They called him ‘Magic Chris’ in Marseille. Having been a fantastic flair player for Newcastle United and Tottenham Hotspur, Chris Waddle became a legend in the south of France between 1989 and 1992.
An England international at a time when the nation’s clubs were banned from European competition, he was far from the first player of his era to test himself abroad, but he went on to become one of the most successful exports of that period.
Known as a tricky winger who could go either way past a full-back, Waddle arrived in Marseille with a reputation for having a languid, even lazy, look about him. But at the Stade Velodrome he was given the licence to attack at will, and he returned the favour with perhaps the greatest spell of his glittering career.
He had been snapped up for £4.5 million, the third-highest transfer fee of all time behind those paid for Diego Maradona and Ruud Gullit, and found himself being chased through shopping malls by schoolkids such was his immediate elevation to fame.
But things didn’t start particularly well on the pitch. At least, not until 27 October 1989.
“It was all ‘Waddle, what a waste of money,’” the man himself later told the Daily Mail of the press coverage at the time. “I was sick of my life by now. They didn’t know where to play me. They bought me as a number 10 but that wasn’t me.”
Ahead of the first clash of the season with Paris Saint-Germain on this day 32 years ago, Waddle had a meeting with the manager in which he explained that he wanted to play in his more natural wide position. He also finally moved into his own place that week, having until then been living out of a spare room at teammate Jean-Pierre Papin’s house, but believed it would be another short-term arrangement if his form didn’t improve. “I said to my wife ‘This is it now, if it doesn’t work by Christmas I’ll probably get booted out anyway.’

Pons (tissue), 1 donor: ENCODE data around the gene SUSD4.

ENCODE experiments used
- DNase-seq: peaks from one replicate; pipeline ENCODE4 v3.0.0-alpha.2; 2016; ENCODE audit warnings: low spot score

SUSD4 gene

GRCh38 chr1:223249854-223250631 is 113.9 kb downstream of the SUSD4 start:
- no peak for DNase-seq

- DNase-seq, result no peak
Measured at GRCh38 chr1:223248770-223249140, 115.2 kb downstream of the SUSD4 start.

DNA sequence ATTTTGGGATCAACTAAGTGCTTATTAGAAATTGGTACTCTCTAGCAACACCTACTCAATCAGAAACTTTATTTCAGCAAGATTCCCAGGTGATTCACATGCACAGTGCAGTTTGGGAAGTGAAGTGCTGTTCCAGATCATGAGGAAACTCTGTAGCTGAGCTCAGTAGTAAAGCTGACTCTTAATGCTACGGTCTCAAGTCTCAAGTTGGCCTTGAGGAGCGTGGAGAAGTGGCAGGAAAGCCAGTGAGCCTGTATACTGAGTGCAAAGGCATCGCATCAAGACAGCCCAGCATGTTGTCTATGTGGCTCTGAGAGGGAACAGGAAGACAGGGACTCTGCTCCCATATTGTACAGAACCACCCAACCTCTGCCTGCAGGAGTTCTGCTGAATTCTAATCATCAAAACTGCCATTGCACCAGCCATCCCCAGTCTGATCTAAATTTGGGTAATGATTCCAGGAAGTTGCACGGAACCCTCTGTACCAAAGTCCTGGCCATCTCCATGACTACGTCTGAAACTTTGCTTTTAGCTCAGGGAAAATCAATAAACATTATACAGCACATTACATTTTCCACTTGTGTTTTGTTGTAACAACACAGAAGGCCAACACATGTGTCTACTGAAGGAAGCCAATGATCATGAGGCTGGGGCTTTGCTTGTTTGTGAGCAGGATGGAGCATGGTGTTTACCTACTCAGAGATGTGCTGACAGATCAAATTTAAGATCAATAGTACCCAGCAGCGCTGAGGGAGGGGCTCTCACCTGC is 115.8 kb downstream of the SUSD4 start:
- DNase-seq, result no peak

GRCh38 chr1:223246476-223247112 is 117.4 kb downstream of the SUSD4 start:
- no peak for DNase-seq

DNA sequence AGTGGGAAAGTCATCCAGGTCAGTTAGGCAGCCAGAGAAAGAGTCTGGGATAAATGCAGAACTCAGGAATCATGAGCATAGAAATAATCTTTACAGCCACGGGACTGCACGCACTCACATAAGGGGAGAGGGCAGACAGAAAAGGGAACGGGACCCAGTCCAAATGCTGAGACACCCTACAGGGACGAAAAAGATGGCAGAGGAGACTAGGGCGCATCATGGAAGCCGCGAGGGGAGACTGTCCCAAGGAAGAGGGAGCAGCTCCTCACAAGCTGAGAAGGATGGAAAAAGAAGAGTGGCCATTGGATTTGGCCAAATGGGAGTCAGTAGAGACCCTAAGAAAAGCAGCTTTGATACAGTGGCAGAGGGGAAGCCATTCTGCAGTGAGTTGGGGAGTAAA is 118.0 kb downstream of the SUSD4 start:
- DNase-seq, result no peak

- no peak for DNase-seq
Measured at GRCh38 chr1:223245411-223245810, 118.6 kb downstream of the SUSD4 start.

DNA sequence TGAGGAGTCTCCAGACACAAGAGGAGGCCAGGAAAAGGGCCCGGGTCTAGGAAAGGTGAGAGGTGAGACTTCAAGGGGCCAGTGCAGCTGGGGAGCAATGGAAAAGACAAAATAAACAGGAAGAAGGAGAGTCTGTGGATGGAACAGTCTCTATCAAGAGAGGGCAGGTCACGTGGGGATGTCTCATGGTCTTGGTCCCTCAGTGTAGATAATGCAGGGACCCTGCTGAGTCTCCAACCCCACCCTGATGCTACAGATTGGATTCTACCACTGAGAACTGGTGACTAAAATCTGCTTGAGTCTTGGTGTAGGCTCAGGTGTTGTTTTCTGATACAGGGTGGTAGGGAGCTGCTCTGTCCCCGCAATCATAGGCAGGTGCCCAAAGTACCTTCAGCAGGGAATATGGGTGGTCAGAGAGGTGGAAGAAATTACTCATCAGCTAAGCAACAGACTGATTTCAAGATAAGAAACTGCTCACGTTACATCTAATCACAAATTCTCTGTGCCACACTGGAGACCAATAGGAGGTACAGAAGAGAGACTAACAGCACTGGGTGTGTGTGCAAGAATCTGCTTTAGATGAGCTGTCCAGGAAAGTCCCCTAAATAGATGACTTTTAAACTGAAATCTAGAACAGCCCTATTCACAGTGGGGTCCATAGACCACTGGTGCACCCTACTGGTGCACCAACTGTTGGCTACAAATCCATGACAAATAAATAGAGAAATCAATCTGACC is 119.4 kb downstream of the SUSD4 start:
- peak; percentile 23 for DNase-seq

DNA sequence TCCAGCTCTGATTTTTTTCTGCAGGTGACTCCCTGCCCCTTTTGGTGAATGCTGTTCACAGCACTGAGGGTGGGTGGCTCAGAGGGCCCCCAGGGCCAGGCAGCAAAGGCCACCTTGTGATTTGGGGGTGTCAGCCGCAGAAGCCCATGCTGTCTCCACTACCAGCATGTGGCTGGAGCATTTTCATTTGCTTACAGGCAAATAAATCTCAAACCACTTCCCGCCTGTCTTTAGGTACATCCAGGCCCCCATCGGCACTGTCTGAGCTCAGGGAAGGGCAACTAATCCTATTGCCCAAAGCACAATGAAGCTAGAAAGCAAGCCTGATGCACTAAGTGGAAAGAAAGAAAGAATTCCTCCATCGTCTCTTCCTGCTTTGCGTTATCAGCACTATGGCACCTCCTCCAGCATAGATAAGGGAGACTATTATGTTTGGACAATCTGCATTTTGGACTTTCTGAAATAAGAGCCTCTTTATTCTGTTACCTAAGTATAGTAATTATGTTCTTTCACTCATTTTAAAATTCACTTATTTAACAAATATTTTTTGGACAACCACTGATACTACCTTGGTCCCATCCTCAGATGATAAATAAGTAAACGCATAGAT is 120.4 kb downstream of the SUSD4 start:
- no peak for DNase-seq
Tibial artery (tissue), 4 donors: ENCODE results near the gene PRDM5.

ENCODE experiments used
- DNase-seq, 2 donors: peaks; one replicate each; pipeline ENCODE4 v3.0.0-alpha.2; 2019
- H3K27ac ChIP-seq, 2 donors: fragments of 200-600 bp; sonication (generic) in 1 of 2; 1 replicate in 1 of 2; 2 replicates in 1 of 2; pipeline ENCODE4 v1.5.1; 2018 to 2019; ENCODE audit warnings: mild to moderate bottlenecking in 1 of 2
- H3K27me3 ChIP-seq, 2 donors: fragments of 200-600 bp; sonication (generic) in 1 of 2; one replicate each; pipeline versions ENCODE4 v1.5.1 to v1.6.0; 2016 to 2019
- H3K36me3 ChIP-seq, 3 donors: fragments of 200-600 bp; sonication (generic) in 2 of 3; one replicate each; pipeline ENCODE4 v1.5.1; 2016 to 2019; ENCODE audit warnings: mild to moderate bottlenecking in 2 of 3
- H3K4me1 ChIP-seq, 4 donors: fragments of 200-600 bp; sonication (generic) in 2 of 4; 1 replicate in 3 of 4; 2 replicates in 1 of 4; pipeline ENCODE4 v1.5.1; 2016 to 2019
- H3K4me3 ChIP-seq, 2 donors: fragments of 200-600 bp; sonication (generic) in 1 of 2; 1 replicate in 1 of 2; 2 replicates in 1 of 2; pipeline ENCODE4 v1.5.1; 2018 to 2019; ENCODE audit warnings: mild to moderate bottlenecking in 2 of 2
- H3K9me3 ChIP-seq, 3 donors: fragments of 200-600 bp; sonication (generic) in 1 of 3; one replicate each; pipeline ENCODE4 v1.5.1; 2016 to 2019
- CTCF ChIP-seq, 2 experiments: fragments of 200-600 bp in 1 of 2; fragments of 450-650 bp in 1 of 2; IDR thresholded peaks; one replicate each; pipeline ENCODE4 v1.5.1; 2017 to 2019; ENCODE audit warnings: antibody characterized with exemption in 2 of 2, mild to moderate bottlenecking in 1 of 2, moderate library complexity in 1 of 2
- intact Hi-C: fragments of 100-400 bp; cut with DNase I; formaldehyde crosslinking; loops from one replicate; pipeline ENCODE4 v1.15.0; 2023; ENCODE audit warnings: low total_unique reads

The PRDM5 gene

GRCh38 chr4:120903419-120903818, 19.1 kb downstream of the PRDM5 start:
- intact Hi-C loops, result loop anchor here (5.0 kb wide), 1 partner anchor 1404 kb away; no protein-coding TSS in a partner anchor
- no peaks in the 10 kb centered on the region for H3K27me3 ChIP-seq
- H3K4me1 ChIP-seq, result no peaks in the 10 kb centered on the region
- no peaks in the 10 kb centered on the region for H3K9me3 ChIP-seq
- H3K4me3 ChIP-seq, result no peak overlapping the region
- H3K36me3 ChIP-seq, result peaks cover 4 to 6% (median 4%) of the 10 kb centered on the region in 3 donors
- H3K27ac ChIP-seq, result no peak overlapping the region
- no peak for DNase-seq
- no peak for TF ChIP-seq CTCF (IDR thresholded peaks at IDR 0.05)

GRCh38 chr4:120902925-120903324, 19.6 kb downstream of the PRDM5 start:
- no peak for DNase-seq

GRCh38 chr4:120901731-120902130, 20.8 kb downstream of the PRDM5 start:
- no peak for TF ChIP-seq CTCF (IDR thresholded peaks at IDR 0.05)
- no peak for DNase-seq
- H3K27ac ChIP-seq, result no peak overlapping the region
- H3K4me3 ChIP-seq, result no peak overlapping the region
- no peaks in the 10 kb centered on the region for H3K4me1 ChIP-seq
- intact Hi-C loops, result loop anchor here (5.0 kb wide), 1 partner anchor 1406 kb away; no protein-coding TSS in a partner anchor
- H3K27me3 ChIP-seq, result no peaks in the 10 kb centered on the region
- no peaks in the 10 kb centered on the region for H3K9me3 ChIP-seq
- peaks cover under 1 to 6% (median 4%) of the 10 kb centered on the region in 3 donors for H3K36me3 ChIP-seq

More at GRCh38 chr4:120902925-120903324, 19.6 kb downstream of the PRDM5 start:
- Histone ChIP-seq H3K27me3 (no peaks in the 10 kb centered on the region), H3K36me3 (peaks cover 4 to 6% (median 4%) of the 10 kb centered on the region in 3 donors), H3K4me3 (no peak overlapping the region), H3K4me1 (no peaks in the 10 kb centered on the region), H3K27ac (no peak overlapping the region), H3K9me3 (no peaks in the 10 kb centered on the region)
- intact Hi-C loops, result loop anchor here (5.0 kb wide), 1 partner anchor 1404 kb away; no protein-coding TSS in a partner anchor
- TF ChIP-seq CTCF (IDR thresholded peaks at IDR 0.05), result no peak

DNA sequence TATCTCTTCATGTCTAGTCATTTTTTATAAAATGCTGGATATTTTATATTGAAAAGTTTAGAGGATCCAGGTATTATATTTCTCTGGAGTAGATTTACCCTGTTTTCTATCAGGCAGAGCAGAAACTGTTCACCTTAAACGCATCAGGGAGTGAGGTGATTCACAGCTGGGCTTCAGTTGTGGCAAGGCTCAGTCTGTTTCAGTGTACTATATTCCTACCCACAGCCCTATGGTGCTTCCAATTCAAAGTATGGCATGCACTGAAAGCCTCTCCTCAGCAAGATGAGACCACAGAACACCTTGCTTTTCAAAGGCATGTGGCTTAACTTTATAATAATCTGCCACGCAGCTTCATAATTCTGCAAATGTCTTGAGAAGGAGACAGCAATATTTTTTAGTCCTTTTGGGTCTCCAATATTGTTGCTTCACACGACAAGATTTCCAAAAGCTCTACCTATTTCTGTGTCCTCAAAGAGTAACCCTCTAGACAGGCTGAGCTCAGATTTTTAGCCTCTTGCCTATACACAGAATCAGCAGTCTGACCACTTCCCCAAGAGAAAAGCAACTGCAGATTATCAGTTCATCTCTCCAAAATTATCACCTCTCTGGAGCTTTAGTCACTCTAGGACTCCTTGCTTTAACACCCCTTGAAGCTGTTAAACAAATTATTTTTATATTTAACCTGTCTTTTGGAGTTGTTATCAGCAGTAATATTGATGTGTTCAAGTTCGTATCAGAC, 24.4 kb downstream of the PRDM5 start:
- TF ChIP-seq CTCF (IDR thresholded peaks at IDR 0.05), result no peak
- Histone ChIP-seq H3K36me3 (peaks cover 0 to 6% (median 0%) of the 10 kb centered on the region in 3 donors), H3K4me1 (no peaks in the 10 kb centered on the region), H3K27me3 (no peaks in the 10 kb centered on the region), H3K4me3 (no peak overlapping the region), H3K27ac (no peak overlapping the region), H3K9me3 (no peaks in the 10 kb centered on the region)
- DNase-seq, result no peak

But on that night against PSG, Waddle’s Marseille career truly began. With the game scoreless, a Marseille corner was half-cleared. Left-back Eric Di Meco lofted an angled ball back in towards the far post and Waddle was left in the clear to chest the ball down with goalkeeper Joel Bats bearing down on him.
Thinking he was probably offside, Waddle lofted the ball over Bats and nonchalantly back-heeled it into the empty net. Far from turning around to see an offside flag, he was being chased by teammates wanting to congratulate him on the goal that would change his Marseille career.
With that moment of audacity, a previously underwhelming big-money Englishman had proved that he had everything needed to succeed in France, and from then on, there was no stopping Waddle. Playing on the wing but with an insistence from the coaching staff that he didn’t track back to cover the full-back, the England star revelled in the freedom.
What he achieved helped to inspire players who would become legeneds themselves. "I grew up supporting Marseille, and what he was doing with Marseille was a standard I've never seen before," Thierry Henry told the BBC years later. "He could dribble past a player without touching the ball."
Alongside Abedi Pele and Eric Cantona, he was part of an attacking midfield line which helped to make Papin the most feared striker in the game. That season Marseille won the league with Waddle scoring 12 goals. They’d win two more in the next two campaigns, and made the 1991 European Cup final, only losing to Red Star Belgrade on penalties after a 0-0 draw.
Waddle left in 1992 to join Sheffield Wednesday ahead of the inaugural Premier League season, but he remains in the hearts of Marseille fans to this day. In 1998 he even placed second in a Player of the Century vote among l’OM supporters, behind only Papin.
One of the most flair-filled players England has produced in recent history, Waddle is treasured every bit as much in France than he is in Blighty. It might have been very different but for that audacious back-heel goal against PSG.